Do you worry that video is too expensive for you? Do you worry about getting a return on investment from your content? You have nothing to worry about. Let me explain…
How much should video cost?
Video has a reputation for not being cheap. Traditionally it was a luxury that only the top companies could afford. Even with the advances in technology that have brought video to the masses many businesses still hold this opinion.
Even for those businesses that have accepted that it is now affordable there still lingers a belief that it is a huge risk, taking time and resources that won’t necessarily pay off.
The truth is that if all you do is make a video then you are taking a risk.
If, however, you create a video as part of a strategy, you immediately mitigate that risk and make the video content you produce have a much better chance at being profitable and successful.
The key is to know what you want that video to achieve and how are you going to use it. If you have these answers then you know your video will be effective.
Once you have mitigated risk then the question of cost takes on a very different slant.
The video value equation
How much you should be spending on video is directly related to two things:
What budget you have available to use?
How valuable the video can be to your marketing?
We all have a marketing budget. There is only so much cash available to put in to projects. The art and skill is in identifying which projects and campaigns should receive more of that available cash.
There is a simple way to do this. Work out how much that campaign can generate? How much is the product or service you are promoting? What revenue would one extra sale generate? What about ten? or a hundred?
One of the simplest measures of a video’s value is how much it can help you make, compared to how much you spend.
The more money you can make from strategically producing and distributing your video the more you should be spending to ensure you get it right.
When you speak to a producer don’t ask ‘how much a video will be?’ off the bat. This will guarantee that you get a templated set of resources.
Instead have an honest conversation with the producer about what you want to achieve and be honest about the budget you have available.
If you only have a small budget a good producer, within reason, can help design a production that won’t exceed your cash supply but can still get you results.
If you have a larger budget a decent producer will be able to use that to maximise your results or, advise you not to spend all of it on production as the value you are getting to get from the video won’t be enough.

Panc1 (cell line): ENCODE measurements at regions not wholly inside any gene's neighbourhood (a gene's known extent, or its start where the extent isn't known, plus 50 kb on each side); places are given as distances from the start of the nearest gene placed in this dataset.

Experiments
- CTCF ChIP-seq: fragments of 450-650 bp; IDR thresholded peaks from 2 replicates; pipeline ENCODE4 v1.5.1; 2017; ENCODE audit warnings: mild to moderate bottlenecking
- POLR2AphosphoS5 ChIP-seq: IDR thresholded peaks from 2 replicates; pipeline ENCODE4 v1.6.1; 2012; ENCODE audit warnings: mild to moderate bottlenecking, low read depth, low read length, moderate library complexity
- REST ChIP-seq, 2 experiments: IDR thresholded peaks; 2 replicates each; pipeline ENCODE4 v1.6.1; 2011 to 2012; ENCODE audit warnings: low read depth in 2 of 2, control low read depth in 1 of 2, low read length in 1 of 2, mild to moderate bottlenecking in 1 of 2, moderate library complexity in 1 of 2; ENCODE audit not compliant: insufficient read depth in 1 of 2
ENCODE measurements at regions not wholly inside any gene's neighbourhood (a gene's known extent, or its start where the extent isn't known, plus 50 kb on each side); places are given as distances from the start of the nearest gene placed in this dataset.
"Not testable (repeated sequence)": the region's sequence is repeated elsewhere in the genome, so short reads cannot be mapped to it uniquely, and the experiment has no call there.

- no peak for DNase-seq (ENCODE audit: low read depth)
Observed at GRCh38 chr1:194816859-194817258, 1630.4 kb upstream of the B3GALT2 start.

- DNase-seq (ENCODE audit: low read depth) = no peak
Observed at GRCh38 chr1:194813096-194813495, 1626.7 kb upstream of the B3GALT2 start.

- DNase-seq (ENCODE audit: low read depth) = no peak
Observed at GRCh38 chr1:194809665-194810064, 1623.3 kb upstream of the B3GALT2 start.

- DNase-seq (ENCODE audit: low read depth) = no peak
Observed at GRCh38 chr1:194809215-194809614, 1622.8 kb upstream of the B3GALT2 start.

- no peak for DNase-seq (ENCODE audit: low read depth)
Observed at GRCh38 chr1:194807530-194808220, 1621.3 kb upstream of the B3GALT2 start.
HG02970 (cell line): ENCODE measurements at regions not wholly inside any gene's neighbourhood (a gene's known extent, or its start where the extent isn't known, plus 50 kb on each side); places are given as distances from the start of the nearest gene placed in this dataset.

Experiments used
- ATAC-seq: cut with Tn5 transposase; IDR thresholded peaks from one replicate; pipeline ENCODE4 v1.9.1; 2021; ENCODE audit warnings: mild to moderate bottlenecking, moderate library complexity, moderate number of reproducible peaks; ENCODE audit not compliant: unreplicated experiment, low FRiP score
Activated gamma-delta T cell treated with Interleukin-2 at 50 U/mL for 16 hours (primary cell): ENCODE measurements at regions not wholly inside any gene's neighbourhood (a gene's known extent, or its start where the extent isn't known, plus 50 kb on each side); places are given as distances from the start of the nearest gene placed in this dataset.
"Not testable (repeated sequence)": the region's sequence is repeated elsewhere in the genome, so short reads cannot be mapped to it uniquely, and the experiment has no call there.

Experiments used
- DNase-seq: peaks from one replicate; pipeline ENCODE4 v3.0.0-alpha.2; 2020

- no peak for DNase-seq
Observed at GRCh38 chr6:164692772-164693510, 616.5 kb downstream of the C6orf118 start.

The best video producers have a solid idea of video strategy and how to use a video to get results. Using a producer like this ensures that your budget gets spent in a way that increases the chance of success.
So… what should I be paying?
It is impossible to give you a set price for any and all video production services but here are some useful guidelines and figures to get you going…
- Professionally shot videos usually start at £1000 and can be as expensive as a very expensive piece of string. The more special effects, actors, locations, complicated the idea etc. the more expensive it will be. A good producer will help you get more out of less.
- It is possible to create content cheaper either yourself or with a professional but to achieve this you need to spend much more time working on the strategy and planning and this tends to mitigate any real cost savings.
- For a basic interview set-up the shoot is often the cheapest element.
- Post production is usually the most expensive as it requires more than one day to edit, colour correct, level the audio and create numerous drafts.
- Voice-over is the most surprisingly expensive element for most clients. You need to pay for the voice artist’s time, the studio and then usage (voiceover artists get paid an upfront fee that covers royalties on their voice. This cost varies depending on the location the video will be played and the amount of people that are going to watch it)
- It is always better to plan localisation (multiple languages) up front. Translating a difficult script, or badly organised animation can make localisation more expensive than it needs to be.
For more information about Smarter Video take a look here.
Please get in touch and let me know what you would like to learn or read about.